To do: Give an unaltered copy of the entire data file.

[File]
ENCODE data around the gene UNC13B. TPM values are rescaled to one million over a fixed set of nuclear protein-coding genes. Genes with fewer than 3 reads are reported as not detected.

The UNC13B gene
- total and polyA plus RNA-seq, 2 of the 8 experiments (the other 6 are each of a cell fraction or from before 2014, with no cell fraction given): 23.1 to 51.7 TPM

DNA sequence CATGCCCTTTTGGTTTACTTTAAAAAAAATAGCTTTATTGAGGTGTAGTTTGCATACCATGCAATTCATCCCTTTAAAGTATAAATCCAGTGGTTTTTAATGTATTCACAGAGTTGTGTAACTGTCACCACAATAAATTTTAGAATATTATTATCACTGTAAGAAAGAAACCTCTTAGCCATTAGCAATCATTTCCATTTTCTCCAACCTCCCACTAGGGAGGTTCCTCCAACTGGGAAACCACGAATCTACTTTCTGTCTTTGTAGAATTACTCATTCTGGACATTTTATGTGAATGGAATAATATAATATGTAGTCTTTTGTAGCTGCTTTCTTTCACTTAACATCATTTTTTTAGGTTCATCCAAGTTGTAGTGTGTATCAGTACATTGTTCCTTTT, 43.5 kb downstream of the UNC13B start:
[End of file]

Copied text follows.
ENCODE data around the gene UNC13B. TPM values are rescaled to one million over a fixed set of nuclear protein-coding genes. Genes with fewer than 3 reads are reported as not detected.

The UNC13B gene
- total and polyA plus RNA-seq, 2 of the 8 experiments (the other 6 are each of a cell fraction or from before 2014, with no cell fraction given): 23.1 to 51.7 TPM

DNA sequence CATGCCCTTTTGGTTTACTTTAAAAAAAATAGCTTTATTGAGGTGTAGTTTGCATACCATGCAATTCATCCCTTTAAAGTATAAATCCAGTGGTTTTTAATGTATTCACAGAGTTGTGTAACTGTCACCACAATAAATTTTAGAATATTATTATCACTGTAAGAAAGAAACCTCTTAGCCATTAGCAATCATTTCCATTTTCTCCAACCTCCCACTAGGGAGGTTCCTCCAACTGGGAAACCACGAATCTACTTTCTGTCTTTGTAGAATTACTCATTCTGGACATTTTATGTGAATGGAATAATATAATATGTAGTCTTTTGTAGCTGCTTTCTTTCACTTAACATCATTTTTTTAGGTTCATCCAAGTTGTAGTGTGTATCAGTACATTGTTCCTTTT, 43.5 kb downstream of the UNC13B start: